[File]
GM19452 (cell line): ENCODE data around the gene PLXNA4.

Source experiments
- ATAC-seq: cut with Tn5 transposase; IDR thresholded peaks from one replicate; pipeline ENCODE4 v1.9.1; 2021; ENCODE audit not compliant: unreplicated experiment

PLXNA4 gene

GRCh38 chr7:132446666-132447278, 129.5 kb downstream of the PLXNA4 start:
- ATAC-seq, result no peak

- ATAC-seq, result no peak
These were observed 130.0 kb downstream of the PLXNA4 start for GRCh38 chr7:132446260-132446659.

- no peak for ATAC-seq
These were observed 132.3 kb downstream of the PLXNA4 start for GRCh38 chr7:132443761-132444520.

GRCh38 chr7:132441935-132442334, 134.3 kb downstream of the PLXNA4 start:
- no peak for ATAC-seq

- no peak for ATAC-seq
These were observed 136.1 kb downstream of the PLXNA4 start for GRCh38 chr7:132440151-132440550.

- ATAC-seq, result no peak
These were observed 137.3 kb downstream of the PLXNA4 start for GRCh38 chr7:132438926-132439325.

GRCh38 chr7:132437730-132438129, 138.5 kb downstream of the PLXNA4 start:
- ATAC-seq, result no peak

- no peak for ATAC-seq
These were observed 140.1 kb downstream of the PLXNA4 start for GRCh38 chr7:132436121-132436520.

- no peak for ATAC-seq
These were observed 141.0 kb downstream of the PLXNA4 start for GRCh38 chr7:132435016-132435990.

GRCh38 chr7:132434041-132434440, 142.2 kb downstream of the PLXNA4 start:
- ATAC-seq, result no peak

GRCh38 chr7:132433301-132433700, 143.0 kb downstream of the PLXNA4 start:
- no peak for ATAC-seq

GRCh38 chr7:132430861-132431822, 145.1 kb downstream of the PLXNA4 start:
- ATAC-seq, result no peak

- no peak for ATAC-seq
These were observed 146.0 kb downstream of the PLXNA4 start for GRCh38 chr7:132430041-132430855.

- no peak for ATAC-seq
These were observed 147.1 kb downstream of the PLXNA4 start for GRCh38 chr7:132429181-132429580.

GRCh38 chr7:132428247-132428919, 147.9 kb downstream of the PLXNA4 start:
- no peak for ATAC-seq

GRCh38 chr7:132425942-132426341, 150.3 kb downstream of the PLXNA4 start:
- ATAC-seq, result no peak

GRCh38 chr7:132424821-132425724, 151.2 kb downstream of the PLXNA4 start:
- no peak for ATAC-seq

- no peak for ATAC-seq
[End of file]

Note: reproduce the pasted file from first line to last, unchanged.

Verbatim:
GM19452 (cell line): ENCODE data around the gene PLXNA4.

Source experiments
- ATAC-seq: cut with Tn5 transposase; IDR thresholded peaks from one replicate; pipeline ENCODE4 v1.9.1; 2021; ENCODE audit not compliant: unreplicated experiment

PLXNA4 gene

GRCh38 chr7:132446666-132447278, 129.5 kb downstream of the PLXNA4 start:
- ATAC-seq, result no peak

- ATAC-seq, result no peak
These were observed 130.0 kb downstream of the PLXNA4 start for GRCh38 chr7:132446260-132446659.

- no peak for ATAC-seq
These were observed 132.3 kb downstream of the PLXNA4 start for GRCh38 chr7:132443761-132444520.

GRCh38 chr7:132441935-132442334, 134.3 kb downstream of the PLXNA4 start:
- no peak for ATAC-seq

- no peak for ATAC-seq
These were observed 136.1 kb downstream of the PLXNA4 start for GRCh38 chr7:132440151-132440550.

- ATAC-seq, result no peak
These were observed 137.3 kb downstream of the PLXNA4 start for GRCh38 chr7:132438926-132439325.

GRCh38 chr7:132437730-132438129, 138.5 kb downstream of the PLXNA4 start:
- ATAC-seq, result no peak

- no peak for ATAC-seq
These were observed 140.1 kb downstream of the PLXNA4 start for GRCh38 chr7:132436121-132436520.

- no peak for ATAC-seq
These were observed 141.0 kb downstream of the PLXNA4 start for GRCh38 chr7:132435016-132435990.

GRCh38 chr7:132434041-132434440, 142.2 kb downstream of the PLXNA4 start:
- ATAC-seq, result no peak

GRCh38 chr7:132433301-132433700, 143.0 kb downstream of the PLXNA4 start:
- no peak for ATAC-seq

GRCh38 chr7:132430861-132431822, 145.1 kb downstream of the PLXNA4 start:
- ATAC-seq, result no peak

- no peak for ATAC-seq
These were observed 146.0 kb downstream of the PLXNA4 start for GRCh38 chr7:132430041-132430855.

- no peak for ATAC-seq
These were observed 147.1 kb downstream of the PLXNA4 start for GRCh38 chr7:132429181-132429580.

GRCh38 chr7:132428247-132428919, 147.9 kb downstream of the PLXNA4 start:
- no peak for ATAC-seq

GRCh38 chr7:132425942-132426341, 150.3 kb downstream of the PLXNA4 start:
- ATAC-seq, result no peak

GRCh38 chr7:132424821-132425724, 151.2 kb downstream of the PLXNA4 start:
- no peak for ATAC-seq

- no peak for ATAC-seq